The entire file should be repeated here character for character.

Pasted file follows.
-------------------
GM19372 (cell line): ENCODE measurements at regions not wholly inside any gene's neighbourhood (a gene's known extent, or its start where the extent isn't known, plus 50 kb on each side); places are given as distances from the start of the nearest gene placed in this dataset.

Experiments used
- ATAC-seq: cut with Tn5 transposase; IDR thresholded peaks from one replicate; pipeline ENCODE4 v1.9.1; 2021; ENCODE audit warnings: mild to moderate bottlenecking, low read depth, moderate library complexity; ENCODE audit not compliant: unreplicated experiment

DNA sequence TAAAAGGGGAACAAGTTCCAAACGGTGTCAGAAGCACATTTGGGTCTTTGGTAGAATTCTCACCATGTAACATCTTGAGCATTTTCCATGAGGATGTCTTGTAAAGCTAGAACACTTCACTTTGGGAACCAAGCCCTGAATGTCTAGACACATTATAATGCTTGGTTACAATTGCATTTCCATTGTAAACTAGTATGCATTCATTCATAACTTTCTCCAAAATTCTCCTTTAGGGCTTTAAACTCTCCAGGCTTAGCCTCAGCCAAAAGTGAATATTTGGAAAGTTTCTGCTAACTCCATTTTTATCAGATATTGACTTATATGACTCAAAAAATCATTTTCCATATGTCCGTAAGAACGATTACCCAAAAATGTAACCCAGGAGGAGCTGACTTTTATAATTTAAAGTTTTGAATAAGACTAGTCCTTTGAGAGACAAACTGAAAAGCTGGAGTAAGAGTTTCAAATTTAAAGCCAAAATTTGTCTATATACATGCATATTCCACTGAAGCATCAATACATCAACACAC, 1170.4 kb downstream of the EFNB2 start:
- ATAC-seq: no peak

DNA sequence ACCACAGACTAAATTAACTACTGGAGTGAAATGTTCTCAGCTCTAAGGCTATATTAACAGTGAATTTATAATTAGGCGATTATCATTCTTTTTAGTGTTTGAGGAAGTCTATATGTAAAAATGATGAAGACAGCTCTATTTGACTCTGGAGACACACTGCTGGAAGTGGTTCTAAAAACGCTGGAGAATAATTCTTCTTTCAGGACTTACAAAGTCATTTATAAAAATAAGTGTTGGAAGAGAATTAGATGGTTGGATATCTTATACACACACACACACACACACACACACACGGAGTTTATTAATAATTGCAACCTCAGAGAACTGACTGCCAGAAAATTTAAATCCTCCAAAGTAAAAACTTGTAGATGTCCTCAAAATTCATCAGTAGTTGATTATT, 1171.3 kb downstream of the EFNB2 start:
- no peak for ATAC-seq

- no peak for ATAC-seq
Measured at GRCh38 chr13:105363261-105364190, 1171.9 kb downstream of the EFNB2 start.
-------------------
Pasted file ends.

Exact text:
GM19372 (cell line): ENCODE measurements at regions not wholly inside any gene's neighbourhood (a gene's known extent, or its start where the extent isn't known, plus 50 kb on each side); places are given as distances from the start of the nearest gene placed in this dataset.

Experiments used
- ATAC-seq: cut with Tn5 transposase; IDR thresholded peaks from one replicate; pipeline ENCODE4 v1.9.1; 2021; ENCODE audit warnings: mild to moderate bottlenecking, low read depth, moderate library complexity; ENCODE audit not compliant: unreplicated experiment

DNA sequence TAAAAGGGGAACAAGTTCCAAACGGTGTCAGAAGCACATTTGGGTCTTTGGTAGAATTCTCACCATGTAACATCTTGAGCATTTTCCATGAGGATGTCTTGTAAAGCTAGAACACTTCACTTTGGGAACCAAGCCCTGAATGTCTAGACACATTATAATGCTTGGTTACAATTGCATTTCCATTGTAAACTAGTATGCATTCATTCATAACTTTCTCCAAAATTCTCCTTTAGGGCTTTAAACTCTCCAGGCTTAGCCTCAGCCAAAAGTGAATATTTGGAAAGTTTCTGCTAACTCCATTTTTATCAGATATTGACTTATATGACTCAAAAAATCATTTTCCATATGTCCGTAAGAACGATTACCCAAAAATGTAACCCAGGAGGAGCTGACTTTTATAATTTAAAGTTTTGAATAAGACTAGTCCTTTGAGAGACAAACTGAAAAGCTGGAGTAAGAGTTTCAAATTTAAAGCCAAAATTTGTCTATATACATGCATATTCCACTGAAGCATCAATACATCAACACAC, 1170.4 kb downstream of the EFNB2 start:
- ATAC-seq: no peak

DNA sequence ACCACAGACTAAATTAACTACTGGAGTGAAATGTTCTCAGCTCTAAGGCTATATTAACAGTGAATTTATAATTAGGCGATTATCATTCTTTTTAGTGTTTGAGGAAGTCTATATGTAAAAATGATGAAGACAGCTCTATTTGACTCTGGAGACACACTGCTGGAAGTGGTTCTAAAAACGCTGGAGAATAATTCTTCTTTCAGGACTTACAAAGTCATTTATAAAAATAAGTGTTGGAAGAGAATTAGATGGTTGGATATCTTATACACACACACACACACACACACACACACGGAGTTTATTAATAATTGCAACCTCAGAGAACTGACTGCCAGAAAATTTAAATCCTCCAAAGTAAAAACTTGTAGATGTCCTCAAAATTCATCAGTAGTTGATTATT, 1171.3 kb downstream of the EFNB2 start:
- no peak for ATAC-seq

- no peak for ATAC-seq
Measured at GRCh38 chr13:105363261-105364190, 1171.9 kb downstream of the EFNB2 start.